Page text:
Combining Philosophers

All the ideas for Alexander, Richard Cumberland and Peter F. Strawson

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27 ideas

1. Philosophy / E. Nature of Metaphysics / 1. Nature of Metaphysics
Descriptive metaphysics aims at actual structure, revisionary metaphysics at a better structure [Strawson,P]
     Full Idea: Descriptive metaphysics (e.g. Aristotle and Kant) is content to describe the actual structure of our thought about the world; revisionary metaphysics (e.g. Descartes, Leibniz, Berkeley) is concerned to produce a better structure.
     From: Peter F. Strawson (Individuals:Essay in Descript Metaphysics [1959], Intro)
     A reaction: This distinction by Strawson was incredibly helpful in reinstating metaphysics as a feasible activity. I don't want to abandon the revisionary version. We can hammer the current metaphysics into a more efficient shape, or even create new concepts.
1. Philosophy / E. Nature of Metaphysics / 6. Metaphysics as Conceptual
Descriptive metaphysics concerns unchanging core concepts and categories [Strawson,P]
     Full Idea: Descriptive metaphysics is primarily concerned with categories and concepts which, in their fundamental character, change not at all. They are the commonplaces of the least refined thinking, and the indispensable core for the most sophisticated humans.
     From: Peter F. Strawson (Individuals:Essay in Descript Metaphysics [1959], Intro)
     A reaction: This seems to be the basic premise for a modern metaphysician such as E.J.Lowe, though such thinkers are not averse to suggesting clarifications of our conceptual scheme. The aim must be good foundations for a successful edifice of knowledge.
1. Philosophy / F. Analytic Philosophy / 5. Linguistic Analysis
Close examination of actual word usage is the only sure way in philosophy [Strawson,P]
     Full Idea: Up to a point, the reliance upon a close examination of the actual use of words is the best, and indeed the only sure, way in philosophy.
     From: Peter F. Strawson (Individuals:Essay in Descript Metaphysics [1959], Intro)
     A reaction: Probably the last bold assertion of ordinary language philosophy, though Strawson goes on the defend his 'deeper' version of the activity, which he says is 'descriptive metaphysics', rather than mere 'analysis'. Mere verbal analysis now looks hopeless.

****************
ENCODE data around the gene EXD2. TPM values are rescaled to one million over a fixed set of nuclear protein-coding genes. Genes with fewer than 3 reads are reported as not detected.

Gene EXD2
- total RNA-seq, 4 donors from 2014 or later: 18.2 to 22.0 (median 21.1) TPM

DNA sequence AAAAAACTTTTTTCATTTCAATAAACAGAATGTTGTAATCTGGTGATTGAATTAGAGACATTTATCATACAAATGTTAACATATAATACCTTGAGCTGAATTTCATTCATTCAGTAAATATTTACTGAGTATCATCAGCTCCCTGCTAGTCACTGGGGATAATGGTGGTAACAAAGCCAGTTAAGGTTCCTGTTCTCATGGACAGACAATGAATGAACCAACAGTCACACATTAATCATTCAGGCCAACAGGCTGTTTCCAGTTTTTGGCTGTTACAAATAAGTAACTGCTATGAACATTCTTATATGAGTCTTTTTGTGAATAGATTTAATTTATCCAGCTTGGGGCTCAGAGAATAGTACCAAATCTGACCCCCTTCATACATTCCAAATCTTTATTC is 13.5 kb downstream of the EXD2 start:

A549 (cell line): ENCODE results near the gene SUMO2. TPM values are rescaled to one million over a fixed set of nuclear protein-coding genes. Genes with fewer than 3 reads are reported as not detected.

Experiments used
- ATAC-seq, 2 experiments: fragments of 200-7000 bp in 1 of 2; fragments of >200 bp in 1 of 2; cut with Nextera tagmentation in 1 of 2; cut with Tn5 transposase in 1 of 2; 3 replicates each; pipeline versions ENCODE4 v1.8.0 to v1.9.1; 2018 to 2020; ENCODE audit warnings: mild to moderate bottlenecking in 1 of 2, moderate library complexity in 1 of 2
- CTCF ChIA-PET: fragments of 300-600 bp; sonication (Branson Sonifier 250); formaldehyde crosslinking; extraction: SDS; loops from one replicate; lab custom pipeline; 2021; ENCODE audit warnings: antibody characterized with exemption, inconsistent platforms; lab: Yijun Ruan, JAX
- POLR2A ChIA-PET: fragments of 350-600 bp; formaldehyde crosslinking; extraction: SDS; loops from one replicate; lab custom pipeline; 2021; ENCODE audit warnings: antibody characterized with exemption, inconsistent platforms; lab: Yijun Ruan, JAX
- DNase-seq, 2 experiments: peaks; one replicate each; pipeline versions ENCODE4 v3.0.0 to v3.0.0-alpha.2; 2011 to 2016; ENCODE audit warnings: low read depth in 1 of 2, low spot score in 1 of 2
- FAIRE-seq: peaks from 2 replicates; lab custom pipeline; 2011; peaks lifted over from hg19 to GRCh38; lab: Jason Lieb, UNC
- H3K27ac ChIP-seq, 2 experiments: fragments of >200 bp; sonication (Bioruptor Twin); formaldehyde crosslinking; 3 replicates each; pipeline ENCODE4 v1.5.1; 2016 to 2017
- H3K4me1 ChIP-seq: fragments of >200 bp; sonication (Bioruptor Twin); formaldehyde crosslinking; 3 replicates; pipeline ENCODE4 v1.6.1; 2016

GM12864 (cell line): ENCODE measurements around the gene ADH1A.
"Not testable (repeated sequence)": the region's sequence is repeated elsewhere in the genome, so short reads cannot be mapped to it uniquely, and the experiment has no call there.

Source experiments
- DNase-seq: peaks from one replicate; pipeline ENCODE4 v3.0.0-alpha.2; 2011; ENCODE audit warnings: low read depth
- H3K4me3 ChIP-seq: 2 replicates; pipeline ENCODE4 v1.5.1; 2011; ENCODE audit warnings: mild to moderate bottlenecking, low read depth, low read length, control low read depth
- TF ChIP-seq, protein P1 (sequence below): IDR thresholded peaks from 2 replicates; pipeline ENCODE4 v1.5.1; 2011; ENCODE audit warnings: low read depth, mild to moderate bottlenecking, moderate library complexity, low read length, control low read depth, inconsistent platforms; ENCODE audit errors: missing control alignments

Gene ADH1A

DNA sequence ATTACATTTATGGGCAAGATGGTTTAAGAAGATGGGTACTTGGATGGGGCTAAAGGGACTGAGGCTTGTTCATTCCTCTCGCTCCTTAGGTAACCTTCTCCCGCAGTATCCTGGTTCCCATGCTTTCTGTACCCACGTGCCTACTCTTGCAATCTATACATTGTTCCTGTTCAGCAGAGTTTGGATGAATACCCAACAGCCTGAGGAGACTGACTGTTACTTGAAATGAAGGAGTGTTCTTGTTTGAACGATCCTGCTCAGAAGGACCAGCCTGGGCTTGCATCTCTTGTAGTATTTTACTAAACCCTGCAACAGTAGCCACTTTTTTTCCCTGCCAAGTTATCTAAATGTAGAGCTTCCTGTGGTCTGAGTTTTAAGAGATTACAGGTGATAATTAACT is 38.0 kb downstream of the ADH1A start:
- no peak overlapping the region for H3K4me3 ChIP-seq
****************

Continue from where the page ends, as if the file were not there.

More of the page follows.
2. Reason / A. Nature of Reason / 7. Status of Reason
If a decision is in accord with right reason, everyone can agree with it [Cumberland]
     Full Idea: No decision can be in accord with right reason unless all can agree on it.
     From: Richard Cumberland (De Legibus Naturae [1672], Ch.V.XLVI)
     A reaction: Personally I think anyone who disagrees with this should get out of philosophy (and into sociology, fantasy fiction, ironic game-playing, crime…). Of course 'can' agree is not the same as 'will' agree. You must have faith that good reasons are persuasive.
3. Truth / C. Correspondence Truth / 2. Correspondence to Facts
The fact which is stated by a true sentence is not something in the world [Strawson,P]
     Full Idea: The fact which is stated by a true sentence is not something in the world.
     From: Peter F. Strawson (Truth [1950], §2)
     A reaction: Everything is in the world. This may just be a quibble over how we should use the word 'fact'. At some point the substance of what is stated in a sentence must eventually be out there, or we would never act on what we say.
Facts aren't exactly true statements, but they are what those statements say [Strawson,P]
     Full Idea: Facts are what statements (when true) state; they are not what statements are about. ..But it would be wrong to identify 'fact' and 'true statement' for these expressions have different roles in our language.
     From: Peter F. Strawson (Truth [1950], §2)
     A reaction: Personally I like to reserve the word 'facts' for what is out there, independent of any human thought or speech. As a realist, I believe that the facts are quite independent of our attempts to understand the facts. True statements attempt to state facts.
3. Truth / F. Semantic Truth / 1. Tarski's Truth / a. Tarski's truth definition
The statement that it is raining perfectly fits the fact that it is raining [Strawson,P]
     Full Idea: What could fit more perfectly the fact that it is raining than the statement that it is raining?
     From: Peter F. Strawson (Truth [1950], §2)
3. Truth / F. Semantic Truth / 2. Semantic Truth
The word 'true' always refers to a possible statement [Strawson,P]
     Full Idea: It is of prime importance to distinguish the fact that the use of 'true' always glances backwards or forwards to the actual or envisaged making of a statement by someone.
     From: Peter F. Strawson (Truth [1950], §1)
     A reaction: 'The truth of this matter will never be known'. Strawson is largely right, but it is crazy for any philosopher to use the word 'always' if they can possibly avoid it.
5. Theory of Logic / E. Structures of Logic / 1. Logical Form
There are no rules for the exact logic of ordinary language, because that doesn't exist [Strawson,P]
     Full Idea: Neither Aristotelian nor Russellian rules give the exact logic of any expression of ordinary language; for ordinary language has no exact logic.
     From: Peter F. Strawson (On Referring [1950], §5)
     A reaction: This seems to imply that it is impossible to find precise logical forms, because of the pragmatic element in language, but I don't see why. Even more extreme modern pragmatics (where meaning is shifted) doesn't rule out precise underlying propositions.
5. Theory of Logic / F. Referring in Logic / 2. Descriptions / c. Theory of definite descriptions
'The present King of France is bald' presupposes existence, rather than stating it [Strawson,P, by Grayling]
     Full Idea: Strawson argues that in saying 'the present King of France is bald' one is not stating that a present King of France exists, but presupposing or assuming that it does.